Over the past fifteen years, hundreds of alumni from the Obama campaigns and White House have built on their commitment to public service. Some have become doctors, others educators, but a select few have reaffirmed their dedication to building strong and resilient communities through the power of state and local government.
We recently connected with five alumni working in a range of state and local government positions about their current roles and the values they’ve carried from their time working as part of the 44 Alumni community. Learn more about them below.
2012: Deputy State Director for Paid Field, Obama For America ‘12
Recent: Chief of Staff - 5th District, Cook County, IL Government
Brady Chalmers entered into the world of politics as a volunteer. In 2007, he moved from his hometown of Chicago to the DC Metro Area to learn more about politics and government action in real time as a canvasser in Northern Virginia. Taking his knowledge and passion, Brady eventually became the paid field team lead for the St. Louis region on the Obama 2012 campaign.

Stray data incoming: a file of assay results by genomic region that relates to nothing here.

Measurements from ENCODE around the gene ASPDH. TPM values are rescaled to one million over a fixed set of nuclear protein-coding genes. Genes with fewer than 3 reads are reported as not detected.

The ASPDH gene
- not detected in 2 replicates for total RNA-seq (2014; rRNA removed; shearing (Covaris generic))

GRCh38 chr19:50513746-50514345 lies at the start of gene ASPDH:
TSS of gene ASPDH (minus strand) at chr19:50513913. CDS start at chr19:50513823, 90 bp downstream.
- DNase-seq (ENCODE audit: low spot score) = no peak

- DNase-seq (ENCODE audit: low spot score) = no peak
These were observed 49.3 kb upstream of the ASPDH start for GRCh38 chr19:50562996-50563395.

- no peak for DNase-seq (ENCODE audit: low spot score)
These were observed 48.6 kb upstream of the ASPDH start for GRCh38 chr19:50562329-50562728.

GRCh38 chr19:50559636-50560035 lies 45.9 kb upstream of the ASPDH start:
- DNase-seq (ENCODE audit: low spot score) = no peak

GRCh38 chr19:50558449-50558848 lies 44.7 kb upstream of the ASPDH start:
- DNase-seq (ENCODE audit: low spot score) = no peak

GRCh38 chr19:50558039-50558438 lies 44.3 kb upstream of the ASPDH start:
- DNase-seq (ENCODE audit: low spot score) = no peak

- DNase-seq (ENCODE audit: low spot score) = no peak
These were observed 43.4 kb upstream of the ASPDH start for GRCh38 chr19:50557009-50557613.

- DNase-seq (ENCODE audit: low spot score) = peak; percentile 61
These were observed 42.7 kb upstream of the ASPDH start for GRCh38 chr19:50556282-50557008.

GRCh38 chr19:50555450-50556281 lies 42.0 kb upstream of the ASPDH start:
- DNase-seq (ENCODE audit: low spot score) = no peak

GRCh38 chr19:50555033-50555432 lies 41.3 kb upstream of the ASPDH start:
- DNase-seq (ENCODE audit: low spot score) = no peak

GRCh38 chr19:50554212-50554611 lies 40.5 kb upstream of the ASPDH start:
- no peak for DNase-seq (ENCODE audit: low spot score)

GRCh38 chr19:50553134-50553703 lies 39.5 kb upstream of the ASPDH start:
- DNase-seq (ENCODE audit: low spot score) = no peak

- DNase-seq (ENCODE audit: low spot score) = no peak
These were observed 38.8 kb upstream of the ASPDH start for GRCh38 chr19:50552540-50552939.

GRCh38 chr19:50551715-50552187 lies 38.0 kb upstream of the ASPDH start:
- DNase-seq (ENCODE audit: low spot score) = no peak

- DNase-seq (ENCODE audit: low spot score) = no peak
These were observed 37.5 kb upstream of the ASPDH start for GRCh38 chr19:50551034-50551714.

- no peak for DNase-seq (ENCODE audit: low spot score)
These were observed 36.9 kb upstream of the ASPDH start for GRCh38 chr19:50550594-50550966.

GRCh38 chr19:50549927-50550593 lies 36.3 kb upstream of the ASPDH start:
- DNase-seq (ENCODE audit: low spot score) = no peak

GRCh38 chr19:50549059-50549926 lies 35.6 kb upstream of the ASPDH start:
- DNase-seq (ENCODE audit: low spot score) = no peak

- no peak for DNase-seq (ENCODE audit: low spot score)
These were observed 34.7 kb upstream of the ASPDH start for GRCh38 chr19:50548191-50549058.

“Even back then, I spent my time communicating with voters in places like Ferguson, Missouri on how much President Obama needed their help…we went into areas of St.Louis that no one else wanted to work in because oftentimes, those people, my people – primarily black, working-class, and low-income – needed an administration that would fight for them.”
After his work on the campaign, Brady pursued a career in public service, specifically looking towards opportunities to support his community through local government. In addition to his tenure in constituent services for a Chicago alderman, Brady formerly served as the Chief of Staff for Cook County, Illinois’ 5th District.
In his position, Brady worked with direct service programs for low income students and on programs such as the Medical Debt Relief Initiative – which took a $12 Million investment from American Rescue Plan funds and worked with hospitals to forgive over $280 million in medical debt for Cook County residents.
For Brady, the work that supports community members in his native hometown makes the harder days more bearable: “Programs like these, where I know we've made a direct impact on people, are the reason I love local government.”
Brady’s Advice for People Interested in Working in Government
“Go into government because you want to do the right thing. You can change lives every day. But not every day will be a good day and every victory comes after many defeats.”